My favorite moment in Prison of Sleep comes when the Prisoner appears to Zax in a vision while Zax is asleep and transitioning between worlds (and, thus, present in the Prisoner’s liminal void).

 Zax has been dealing with the Prisoner’s zealots and cultists, but it’s the first time the two of them have talked to one another directly, and the Prisoner does the classic villainous “We’re not so different, you and I” speech.

Zax wants to help people and alleviate suffering. The Prisoner says it has the same goal, but a much wider perspective. See, the Prisoner has looked around the multiverse, and found that most people in most universes are miserable to some degree or another. Wouldn’t they be better off freed from the pain of existence? The Prisoner says, “I want to make all the worlds a better place, Zaxony. I want to help people, and end suffering… just like you. I seek to provide the greatest good for the greatest number. To minimize suffering as much as possible. There are far too many worlds, Zax, with too many people in them. My solution is simple: destroy the walls of my prison.”

The Prisoner presents itself as basically an extreme Utilitarian philosopher — it wants the greatest good for the greatest number (or so it claims). The Prisoner accuses Zax of hypocrisy, because if he really wanted to end suffering on a meaningful scale, he’d join the Prisoner’s cause, and free everyone from even the possibility of pain. 

Zax is not persuaded. (Granted, if he had been, he’d be kind of a monster; his reply is, “What you’re describing is so far beyond ordinary genocide there needs to be a new word for it.”) Zax is like the kid on the beach in the old story about the starfish. There are thousands of starfish washed up on the beach, drying out, and the kid picks them up one by one and throws them back in the water. The adults watching think it’s funny, and one says, “Why do you bother? You can’t possibly make a difference. There are too many.” But she just tosses another starfish in the water and says, “I made a difference for that one.” Having that “Chat with the Villain” scene let me get right to the heart of my main character’s worldview in an entertaining way, with some snark and tension in the mix. I could write scenes like that all day.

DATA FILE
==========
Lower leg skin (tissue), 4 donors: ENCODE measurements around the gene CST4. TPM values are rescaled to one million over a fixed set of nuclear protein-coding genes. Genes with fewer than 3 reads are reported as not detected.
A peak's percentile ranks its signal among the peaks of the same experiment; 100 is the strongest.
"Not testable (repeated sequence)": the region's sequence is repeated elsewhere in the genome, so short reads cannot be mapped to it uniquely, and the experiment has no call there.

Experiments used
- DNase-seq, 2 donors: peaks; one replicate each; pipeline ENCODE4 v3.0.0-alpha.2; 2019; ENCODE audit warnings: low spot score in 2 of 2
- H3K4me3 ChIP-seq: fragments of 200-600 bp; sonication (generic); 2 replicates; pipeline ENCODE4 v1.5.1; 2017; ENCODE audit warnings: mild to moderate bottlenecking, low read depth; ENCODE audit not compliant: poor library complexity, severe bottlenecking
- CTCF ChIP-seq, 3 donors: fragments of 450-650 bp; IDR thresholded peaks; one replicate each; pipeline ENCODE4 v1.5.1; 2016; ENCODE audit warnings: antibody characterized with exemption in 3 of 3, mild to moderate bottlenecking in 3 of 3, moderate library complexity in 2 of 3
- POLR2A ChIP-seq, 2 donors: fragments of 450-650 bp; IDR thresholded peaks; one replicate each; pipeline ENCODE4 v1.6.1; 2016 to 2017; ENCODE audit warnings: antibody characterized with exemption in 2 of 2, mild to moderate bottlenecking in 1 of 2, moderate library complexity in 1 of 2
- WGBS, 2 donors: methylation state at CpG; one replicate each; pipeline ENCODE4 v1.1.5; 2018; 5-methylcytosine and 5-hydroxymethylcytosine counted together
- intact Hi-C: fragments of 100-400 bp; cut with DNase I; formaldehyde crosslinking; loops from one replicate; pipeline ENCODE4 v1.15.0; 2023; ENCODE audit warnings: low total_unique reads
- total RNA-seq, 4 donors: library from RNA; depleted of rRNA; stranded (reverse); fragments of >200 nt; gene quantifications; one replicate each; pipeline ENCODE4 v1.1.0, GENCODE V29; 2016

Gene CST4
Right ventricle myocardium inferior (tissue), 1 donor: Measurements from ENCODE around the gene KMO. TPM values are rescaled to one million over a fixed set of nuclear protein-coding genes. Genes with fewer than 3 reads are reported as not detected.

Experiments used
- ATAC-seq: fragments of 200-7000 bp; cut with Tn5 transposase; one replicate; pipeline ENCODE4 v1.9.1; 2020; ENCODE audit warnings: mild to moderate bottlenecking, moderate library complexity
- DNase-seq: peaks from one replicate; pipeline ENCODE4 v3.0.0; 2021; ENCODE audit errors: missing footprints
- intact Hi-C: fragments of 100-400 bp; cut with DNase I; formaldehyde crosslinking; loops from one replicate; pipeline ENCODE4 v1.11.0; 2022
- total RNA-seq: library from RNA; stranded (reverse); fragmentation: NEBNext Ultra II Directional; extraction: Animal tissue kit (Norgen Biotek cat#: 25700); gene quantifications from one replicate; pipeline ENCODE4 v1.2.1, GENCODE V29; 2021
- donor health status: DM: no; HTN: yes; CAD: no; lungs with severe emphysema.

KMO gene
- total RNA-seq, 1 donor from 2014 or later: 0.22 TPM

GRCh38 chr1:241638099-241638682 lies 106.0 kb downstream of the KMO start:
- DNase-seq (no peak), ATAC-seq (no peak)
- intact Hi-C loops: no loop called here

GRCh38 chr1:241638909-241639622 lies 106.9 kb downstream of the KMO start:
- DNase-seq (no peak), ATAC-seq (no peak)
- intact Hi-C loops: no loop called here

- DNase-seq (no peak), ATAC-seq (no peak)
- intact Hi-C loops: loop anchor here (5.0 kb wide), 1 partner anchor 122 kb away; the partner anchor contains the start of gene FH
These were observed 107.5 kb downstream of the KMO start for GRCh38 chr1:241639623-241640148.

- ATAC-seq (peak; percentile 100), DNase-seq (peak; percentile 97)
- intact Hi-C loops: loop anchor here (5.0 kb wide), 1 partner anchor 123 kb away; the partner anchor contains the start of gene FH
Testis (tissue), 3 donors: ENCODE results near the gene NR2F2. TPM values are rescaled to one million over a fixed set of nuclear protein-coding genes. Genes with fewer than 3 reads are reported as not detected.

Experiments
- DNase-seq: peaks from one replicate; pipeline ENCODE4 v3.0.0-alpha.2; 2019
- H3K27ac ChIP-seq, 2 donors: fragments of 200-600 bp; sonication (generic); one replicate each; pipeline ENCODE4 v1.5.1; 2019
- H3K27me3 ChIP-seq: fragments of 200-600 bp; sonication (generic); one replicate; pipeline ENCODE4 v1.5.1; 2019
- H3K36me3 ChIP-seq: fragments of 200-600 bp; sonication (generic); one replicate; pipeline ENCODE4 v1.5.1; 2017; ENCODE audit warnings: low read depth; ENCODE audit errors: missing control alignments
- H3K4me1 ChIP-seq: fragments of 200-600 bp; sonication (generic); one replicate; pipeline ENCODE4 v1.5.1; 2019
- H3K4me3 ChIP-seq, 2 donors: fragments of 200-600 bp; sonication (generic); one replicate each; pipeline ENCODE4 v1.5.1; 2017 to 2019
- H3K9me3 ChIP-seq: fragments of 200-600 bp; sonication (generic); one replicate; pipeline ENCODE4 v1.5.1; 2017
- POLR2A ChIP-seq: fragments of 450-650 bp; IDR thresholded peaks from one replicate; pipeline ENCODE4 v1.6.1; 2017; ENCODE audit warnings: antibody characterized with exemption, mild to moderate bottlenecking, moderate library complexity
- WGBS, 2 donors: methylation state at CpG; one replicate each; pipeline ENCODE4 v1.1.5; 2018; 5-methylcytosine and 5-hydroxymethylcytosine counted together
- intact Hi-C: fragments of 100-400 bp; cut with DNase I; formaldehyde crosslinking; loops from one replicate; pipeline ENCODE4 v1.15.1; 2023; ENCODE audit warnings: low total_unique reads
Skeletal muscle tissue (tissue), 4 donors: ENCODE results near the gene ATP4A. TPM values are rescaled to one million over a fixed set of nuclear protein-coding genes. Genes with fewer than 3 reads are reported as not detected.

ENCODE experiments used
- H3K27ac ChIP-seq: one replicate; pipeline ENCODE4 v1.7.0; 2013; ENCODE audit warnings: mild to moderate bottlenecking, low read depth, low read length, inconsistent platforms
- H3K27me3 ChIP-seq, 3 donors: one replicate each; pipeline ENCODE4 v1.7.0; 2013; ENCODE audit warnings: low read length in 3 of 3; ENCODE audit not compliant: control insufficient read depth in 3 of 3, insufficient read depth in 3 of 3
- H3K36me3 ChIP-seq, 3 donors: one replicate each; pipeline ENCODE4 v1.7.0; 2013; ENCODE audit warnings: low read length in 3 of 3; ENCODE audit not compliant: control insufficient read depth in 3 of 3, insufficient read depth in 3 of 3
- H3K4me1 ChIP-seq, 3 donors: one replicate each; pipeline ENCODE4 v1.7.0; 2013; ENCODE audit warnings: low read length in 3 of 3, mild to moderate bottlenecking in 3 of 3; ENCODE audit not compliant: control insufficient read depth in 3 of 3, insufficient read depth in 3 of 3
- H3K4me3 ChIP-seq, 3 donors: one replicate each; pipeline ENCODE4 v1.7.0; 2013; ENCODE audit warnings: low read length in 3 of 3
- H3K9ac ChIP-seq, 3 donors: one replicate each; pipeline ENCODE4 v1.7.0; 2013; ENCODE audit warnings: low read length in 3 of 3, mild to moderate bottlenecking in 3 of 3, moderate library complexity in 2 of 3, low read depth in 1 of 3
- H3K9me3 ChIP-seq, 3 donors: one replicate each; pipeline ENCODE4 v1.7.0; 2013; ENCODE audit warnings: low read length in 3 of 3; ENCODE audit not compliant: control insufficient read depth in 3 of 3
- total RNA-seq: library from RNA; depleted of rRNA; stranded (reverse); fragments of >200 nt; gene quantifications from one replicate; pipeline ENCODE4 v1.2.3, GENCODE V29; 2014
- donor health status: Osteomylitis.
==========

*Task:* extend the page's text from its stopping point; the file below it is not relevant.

Prison of Sleep Universal Book Link





Tim Pratt is a Hugo Award-winning SF and fantasy author, and has been a finalist for World Fantasy, Sturgeon, Stoker, Mythopoeic, and Nebula Awards, among others. He is the author of over twenty novels, most recently The Deep Woods and Heirs of Grace, and scores of short stories. His work has been reprinted in The Best American Short Stories, The Year’s Best Fantasy, The Mammoth Book of Best New Horror, and other nice places. Since 2001 he has worked for Locus, the magazine of the science fiction and fantasy field, where he currently serves as senior editor. 
He lives in Berkeley, CA with his wife and son.